LONDON, March 24, 2020 /PRNewswire/ -- On March 29, Pax Romana, London's premier antiquities auction house, will conduct a carefully curated no-reserve auction of ancient jewellery, weaponry and classical art. All items have been authenticated by Dr. Ivan Bonchev (PhD, University of Oxford).
"This is our finest sale to date, with many unique artifacts and important works of art from distinguished collections," Dr Bonchev said. "As always, we've prepared a selection that spans a wide price range to accommodate beginners as well as advanced collectors and dealers. All can find something in our sale."
The auction's centerpiece is a spectacular circa 400 BC Greek bronze winged helmet with provenance from the legendary collection of Axel Guttmann (1944-2001). Starting out with a Roman helmet purchased in 1982, Guttmann built a world-renowned collection, which he housed at his private museum on the outskirts of Berlin.
"We are privileged to offer this highly important helmet that was once part of his landmark collection," Bonchev said. "Without question, it is the best helmet I have ever handled." Of Chalcidian style and formed of heavy sheet metal, its design incorporates cheek-pieces, a long plume-holder at its crown, and a pair of magnificent wings. It is estimated at £40,000-£60,000 ($49,000-$73,600).
Two other helmets of exceptional quality and rarity share the spotlight in the Ancient Weaponry portion of the sale. A superb Greek Illyrian bronze helmet of domed form, with two corrugated parallel ribs to the upper region and a flaring neck guard, is similar to an example from the Christos G. Bastis collection auctioned by Sotheby's in 1999. It could reach £25,000-£50,000 ($30,700-$61,400). Estimated at £20,000-£40,000 ($24,500-$49,100), a museum-quality Villanova (Etruscan) hammered bronze helmet with an attractive punched geometric pattern comes from a 50-year Cambridgeshire (England) family collection.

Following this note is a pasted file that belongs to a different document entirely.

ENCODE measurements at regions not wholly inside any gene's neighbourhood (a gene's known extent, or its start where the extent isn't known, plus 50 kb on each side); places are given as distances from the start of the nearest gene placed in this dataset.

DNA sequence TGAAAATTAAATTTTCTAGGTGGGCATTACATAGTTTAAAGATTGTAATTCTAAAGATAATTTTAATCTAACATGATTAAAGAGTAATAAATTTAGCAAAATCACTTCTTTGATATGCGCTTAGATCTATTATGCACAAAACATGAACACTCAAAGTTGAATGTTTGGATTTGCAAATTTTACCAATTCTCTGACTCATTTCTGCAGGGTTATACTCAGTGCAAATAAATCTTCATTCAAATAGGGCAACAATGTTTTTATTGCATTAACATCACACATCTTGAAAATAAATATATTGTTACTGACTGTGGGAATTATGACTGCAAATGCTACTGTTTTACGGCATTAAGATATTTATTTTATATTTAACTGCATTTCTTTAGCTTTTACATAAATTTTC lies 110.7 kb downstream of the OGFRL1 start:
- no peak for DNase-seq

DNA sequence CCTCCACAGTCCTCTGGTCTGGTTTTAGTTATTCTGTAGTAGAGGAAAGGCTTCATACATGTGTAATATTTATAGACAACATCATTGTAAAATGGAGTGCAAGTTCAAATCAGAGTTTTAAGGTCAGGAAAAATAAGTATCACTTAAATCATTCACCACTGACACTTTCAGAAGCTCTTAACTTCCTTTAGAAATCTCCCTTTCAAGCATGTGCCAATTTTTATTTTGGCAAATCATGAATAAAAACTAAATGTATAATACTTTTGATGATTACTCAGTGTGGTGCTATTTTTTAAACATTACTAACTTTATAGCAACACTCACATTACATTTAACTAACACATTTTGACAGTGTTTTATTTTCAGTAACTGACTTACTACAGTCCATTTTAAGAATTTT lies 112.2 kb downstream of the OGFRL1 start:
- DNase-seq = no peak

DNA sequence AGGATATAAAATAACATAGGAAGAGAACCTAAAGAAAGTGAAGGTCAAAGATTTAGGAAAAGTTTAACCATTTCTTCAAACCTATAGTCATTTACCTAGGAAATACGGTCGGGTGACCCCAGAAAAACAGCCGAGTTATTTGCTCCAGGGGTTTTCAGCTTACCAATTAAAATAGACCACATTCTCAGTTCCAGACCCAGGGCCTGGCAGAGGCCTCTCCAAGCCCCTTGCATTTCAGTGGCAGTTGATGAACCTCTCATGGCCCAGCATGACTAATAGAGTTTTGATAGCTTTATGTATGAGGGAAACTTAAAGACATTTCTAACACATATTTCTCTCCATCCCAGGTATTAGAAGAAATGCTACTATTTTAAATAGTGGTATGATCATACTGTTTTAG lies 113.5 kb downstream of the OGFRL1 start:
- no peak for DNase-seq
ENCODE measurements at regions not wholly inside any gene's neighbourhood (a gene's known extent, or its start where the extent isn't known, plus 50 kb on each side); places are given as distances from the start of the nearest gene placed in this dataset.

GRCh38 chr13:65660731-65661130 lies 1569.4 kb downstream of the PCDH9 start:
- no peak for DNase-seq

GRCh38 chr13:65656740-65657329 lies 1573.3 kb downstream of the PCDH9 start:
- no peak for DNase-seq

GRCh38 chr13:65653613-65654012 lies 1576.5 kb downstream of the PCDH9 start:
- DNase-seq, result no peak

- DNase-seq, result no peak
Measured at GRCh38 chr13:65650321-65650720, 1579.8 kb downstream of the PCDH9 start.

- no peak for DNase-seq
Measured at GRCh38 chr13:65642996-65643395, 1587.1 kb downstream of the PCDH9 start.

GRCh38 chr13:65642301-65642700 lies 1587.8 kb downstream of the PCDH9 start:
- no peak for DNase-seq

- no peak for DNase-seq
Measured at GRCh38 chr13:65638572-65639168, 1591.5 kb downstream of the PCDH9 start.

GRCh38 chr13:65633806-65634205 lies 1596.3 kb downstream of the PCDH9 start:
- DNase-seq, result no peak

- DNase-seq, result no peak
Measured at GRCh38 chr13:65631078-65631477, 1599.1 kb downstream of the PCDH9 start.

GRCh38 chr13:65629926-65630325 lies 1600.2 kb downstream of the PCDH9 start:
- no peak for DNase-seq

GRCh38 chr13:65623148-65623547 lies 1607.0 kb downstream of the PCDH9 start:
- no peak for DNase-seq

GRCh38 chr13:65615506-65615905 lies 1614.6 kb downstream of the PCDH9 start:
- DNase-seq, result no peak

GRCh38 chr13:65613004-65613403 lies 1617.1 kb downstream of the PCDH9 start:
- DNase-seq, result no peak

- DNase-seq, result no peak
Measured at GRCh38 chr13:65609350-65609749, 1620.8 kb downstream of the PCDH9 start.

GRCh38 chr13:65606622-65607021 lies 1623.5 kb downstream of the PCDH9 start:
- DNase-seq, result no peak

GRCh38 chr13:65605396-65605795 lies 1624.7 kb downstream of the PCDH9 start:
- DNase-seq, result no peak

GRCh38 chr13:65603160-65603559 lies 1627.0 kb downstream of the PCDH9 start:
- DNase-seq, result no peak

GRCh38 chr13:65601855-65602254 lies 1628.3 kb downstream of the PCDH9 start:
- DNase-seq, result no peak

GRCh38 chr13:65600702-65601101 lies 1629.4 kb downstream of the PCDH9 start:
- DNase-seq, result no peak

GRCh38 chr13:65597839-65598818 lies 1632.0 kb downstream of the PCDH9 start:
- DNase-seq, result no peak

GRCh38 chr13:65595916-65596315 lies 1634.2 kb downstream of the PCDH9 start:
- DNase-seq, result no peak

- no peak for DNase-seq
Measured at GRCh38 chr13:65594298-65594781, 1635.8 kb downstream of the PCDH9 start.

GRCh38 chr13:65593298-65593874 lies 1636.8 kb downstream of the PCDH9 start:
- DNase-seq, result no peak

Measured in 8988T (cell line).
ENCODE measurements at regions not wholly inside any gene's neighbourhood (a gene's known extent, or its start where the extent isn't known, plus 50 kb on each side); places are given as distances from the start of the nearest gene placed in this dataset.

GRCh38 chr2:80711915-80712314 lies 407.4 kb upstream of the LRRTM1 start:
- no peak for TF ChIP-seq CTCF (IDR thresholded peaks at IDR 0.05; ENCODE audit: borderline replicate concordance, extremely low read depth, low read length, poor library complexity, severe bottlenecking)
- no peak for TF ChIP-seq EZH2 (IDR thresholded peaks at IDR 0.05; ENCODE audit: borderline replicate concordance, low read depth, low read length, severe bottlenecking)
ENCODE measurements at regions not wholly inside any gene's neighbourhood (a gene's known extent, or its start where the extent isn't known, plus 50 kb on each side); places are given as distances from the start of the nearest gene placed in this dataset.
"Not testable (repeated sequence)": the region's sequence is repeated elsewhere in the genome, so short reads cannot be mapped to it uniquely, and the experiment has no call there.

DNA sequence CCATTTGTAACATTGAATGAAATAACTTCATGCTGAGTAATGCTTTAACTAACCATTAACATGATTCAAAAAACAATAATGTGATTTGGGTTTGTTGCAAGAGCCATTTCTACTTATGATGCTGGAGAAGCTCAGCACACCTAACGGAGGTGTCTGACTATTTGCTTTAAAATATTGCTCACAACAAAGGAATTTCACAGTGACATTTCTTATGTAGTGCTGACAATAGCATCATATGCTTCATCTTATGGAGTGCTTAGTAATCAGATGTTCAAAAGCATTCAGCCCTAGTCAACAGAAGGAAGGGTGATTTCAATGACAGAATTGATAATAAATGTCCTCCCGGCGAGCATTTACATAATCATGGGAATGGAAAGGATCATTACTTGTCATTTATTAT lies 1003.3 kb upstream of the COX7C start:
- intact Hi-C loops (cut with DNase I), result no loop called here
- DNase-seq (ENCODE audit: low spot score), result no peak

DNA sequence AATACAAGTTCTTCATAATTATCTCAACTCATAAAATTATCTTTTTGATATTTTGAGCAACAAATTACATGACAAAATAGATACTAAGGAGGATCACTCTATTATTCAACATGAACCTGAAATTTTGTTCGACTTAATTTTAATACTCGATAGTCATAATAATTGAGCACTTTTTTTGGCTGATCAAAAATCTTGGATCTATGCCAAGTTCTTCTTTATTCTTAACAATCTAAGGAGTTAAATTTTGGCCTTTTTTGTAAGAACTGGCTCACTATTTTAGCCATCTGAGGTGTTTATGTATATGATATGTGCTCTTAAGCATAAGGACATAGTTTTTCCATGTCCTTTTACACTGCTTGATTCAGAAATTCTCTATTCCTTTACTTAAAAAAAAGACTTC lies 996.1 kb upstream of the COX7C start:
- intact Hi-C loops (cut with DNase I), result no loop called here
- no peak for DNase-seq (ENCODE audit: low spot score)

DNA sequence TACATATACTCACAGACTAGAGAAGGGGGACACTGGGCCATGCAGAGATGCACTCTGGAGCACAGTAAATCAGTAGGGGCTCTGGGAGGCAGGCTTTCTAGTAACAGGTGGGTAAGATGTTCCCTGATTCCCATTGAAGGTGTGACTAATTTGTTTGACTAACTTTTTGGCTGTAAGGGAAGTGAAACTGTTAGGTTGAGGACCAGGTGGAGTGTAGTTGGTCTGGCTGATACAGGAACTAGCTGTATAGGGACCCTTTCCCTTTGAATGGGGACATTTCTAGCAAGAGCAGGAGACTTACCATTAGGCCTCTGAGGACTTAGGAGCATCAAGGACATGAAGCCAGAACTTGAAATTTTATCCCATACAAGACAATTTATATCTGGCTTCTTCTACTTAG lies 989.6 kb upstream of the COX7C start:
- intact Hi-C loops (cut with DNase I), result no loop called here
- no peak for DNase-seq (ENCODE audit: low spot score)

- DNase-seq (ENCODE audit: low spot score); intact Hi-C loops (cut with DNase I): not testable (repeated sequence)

An enviable selection of ancient, wearable jewellery is led by a circa 100-300 AD Roman gold ring with high-relief cameo depicting Hercules and the Nemean Lion, a ferocious monster in Greek mythology. "In its day, this ring was as much a status symbol as the costliest diamond Rolex watches are today," Dr. Bonchev noted. Estimate: £6,000-£12,000 ($7,360-$14,730)
A substantial, circa 100 AD Roman gold intaglio ring with a sophisticated openwork design has a central carnelian bezel carved with a depiction of Salus Invctus (Roman god of safety and well-being) riding in a chariot. Estimate: £5,000-£8,000 ($6,140-$9,820)
A rare Greek limestone head of the god Apollo dating to circa 300 BC exhibits facial features and curly hair that would have required considerable artistic talent to achieve. Similar to an example in the Metropolitan Museum of Art's collection, it is estimated at £15,000-£30,000 ($18,410-$36,800).
Boasting extraordinary size and beauty befitting the goddess of love, a monumental Roman bronze statuette of Venus, circa 100-200 AD, is estimated at £15,000-£30,000 ($18,410-$36,800).
The mysteries of Ancient Egypt are embodied in a circa 764-332 BC wood statue of the god Ptah-Sokar-Osiris. Its form represents the wrapped deceased, and on the figure's head is a striped tripartite headdress with a crown of ostrich feathers and cow's horns. Estimate: £6,000-£8,000 ($7,360-$9,820)
All auction items come with a professional Certificate of authenticity signed by Dr Bonchev. The company ships worldwide. All packing is handled by white-glove specialists in-house. View the fully illustrated catalogue and sign up to bid absentee or live online through LiveAuctioneers. Questions: call Pax Romana, London, on +44 7424 994167 or email [email protected]. Online www.paxromana.auction.
Dr. Ivan Bonchev
+44 7424 994167
SOURCE Pax Romana Auctions